Reflections on the TCUK 2018 conference

It is conference season at the moment, and last week we attended Technical Communication U.K. conference 2018 (TCUK).

The official theme for this years conference was “The pursuits of the Polymath”, but in reality it seemed to be about quiet confidence and quiet leadership. This was one of the most optimistic TCUK conferences I have been to in recent years. There was a sense that technical communicators are adapting to Agile methods, microcontent, and all the other changes the profession faces.

Below are summaries of some of the presentations.

Lessons Learned on an Introvert’s Journey to Leadership

Ben Woelk presented the opening keynote on “Lessons Learned on an Introvert’s Journey to Leadership”. A lot of technical communication professionals are introverts. He talked about the difference between extroverts and introverts. He talked about how extroverts draw power from personal interactions, and how introverts can feel drained after personal interactions. On leadership, he explained how introverts often overcome any reluctance to lead when they are passionate about a subject. This is often seen in activities outside of work.

Technical mentoring

David McCormick talked about the technical mentoring provided to Technical Authors at ARM.The more you understand the technical semantics of the topic you are writing, the easier it is to write well. He looked at how to improve our subject knowledge, using real life examples from ARM.

ARM has a lot of writers, who have different backgrounds. It offers different learning approaches so people can learn in a way that can suit them. These can be self-study, short learning sessions, 1-1 coaching and mentoring. He said one important issue is whether you offer a syllabus or self-directed learning. There are pros and cons for both approaches. At ARM, they developed self-study learning materials, with optional exercises, which authors had to go through before each 1-1 mentoring session. ARM developed knowledge and skills matrices for each subject or product, and the mentor used this to identify the topics that the students needed to cover.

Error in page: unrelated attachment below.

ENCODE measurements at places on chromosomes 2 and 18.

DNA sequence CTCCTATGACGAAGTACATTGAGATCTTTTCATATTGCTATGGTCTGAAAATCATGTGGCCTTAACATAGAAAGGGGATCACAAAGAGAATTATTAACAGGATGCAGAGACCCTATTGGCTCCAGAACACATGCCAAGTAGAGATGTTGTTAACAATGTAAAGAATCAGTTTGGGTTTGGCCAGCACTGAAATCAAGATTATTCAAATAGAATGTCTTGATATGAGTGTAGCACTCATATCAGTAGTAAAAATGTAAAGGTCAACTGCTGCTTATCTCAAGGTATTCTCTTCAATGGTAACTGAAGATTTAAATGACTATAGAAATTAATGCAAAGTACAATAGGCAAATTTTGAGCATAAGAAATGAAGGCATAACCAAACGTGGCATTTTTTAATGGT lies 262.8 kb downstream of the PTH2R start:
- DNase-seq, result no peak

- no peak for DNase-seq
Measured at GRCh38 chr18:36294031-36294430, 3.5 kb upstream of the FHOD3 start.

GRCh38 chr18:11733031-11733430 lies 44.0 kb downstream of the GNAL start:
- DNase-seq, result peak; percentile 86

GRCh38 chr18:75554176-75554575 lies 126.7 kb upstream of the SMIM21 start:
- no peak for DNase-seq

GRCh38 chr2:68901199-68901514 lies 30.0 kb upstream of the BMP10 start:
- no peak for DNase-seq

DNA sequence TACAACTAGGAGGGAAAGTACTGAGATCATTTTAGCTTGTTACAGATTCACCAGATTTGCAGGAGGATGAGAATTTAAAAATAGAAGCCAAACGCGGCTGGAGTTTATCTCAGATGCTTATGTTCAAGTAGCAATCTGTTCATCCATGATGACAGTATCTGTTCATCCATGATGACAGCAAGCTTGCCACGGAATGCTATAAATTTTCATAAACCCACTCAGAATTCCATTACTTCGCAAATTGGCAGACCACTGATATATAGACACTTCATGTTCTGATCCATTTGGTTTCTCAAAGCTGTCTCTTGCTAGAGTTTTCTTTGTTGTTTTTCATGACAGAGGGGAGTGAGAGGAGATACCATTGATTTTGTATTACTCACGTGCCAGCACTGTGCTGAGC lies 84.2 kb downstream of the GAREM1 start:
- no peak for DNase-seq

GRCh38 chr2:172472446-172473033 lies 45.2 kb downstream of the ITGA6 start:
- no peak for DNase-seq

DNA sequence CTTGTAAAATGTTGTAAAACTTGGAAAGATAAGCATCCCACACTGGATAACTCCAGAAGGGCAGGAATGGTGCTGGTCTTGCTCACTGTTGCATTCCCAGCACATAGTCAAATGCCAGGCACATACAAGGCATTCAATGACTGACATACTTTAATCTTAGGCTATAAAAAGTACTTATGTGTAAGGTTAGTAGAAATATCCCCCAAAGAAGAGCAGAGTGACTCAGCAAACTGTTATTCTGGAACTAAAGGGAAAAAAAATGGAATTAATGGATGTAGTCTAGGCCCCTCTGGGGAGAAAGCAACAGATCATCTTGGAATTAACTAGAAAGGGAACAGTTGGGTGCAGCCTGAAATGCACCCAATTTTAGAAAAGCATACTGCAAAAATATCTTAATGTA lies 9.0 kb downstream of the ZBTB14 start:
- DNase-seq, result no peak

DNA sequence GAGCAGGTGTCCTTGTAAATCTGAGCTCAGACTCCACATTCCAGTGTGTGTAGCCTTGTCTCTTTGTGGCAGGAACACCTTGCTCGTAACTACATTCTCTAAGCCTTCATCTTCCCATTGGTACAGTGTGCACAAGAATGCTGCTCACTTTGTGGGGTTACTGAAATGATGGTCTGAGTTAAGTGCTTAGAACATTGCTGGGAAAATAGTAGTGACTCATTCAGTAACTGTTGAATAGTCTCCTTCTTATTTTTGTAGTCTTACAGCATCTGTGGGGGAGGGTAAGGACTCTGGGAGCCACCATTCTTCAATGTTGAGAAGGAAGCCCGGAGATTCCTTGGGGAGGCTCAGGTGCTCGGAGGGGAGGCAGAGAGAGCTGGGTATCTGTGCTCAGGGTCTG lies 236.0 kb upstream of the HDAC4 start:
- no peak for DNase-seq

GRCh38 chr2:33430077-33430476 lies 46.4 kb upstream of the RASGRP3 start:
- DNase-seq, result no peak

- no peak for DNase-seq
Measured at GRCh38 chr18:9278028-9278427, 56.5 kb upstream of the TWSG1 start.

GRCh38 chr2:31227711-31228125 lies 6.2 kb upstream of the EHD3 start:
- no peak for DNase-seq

What makes a good coach or mentor? He said, you need to good working knowledge, be patient, and have good interpersonal skills. They need to be encouraging. At ARM, the coaches and mentors can be engineers or senior writers.

Polymathing Office 365

Eran (Yuri) Kolber gave a presentation on using Office 365, and how its cloud tools can improve a documentation team’s productivity.

Eran explained some of Office 365’s less-frequently used capabilities, such as SharePoint Online, OneNote, Teams, Forms, Delve, Sway, and Flow.

He showed how you could use OneDrive to share files, OneNote to collect and collate information, and Delve to discover who is working on similar projects. There were lots of interesting ideas in his presentation. He also mentioned Microsoft Stream. Stream is Microsoft’s video hosting service. Stream can create audio transcriptions and use face detection to make finding relevant content easy. You can even search for specific words or people shown on screen.

Structured content

On the second day, I spoke about structured content. There was a lot of interest in how it could be used with an documentation API and/or a Headless CMS. In the Q&A session at the end, we discussed the way a Headless CMS could be used for user documentation.

Developing user-centred content in an Agile world

Sarah Thomson explained how working in the’s multi-disciplinary teams in an Agile environment helped the content design team to focus on the language of users. She showed how Agile could help designers focus on the user need, as it has more frequent testing stages and the Waterfall methodology. She said the planning could be a storyboard to test the hypothesis that solution will meet the users needs. For writers, this typically means starting with the minimum amount of content, and testing if that meets the user need.

Working with third-party content

Jennifer O Neill looked at the challenges with working with content from OEMs. She looked at content quality, legal issues, localisation, tools, terminology management.

She said the main challenges she faced are:

  1. Poor language quality. A lot of content comes from Google Translate, and influenced by Chinese grammar rules.
  2. it is hard to get Chinese Other Equipment Manufactures to recognise the importance of documentation. They want to keep costs as low as possible.

She recommended:

  1. Be in charge of your content, so you can fix any errors.
  2. Set up standards for and manage your terminology, so you have consistency. Give an OEM a glossary, for the 200 or so terms they will use.
  3. Track where the errors come from, so you can go back to the OEM.
  4. Spend time on your managing your terminology. This can be 5-10% of your working time.
  5. Find a common ground for a way to work on projects with an OEM. Agree and document common processes. This can help if there is a lot of staff turnover at the OEM.
  6. Be patient, and try to understand how the OEM works.

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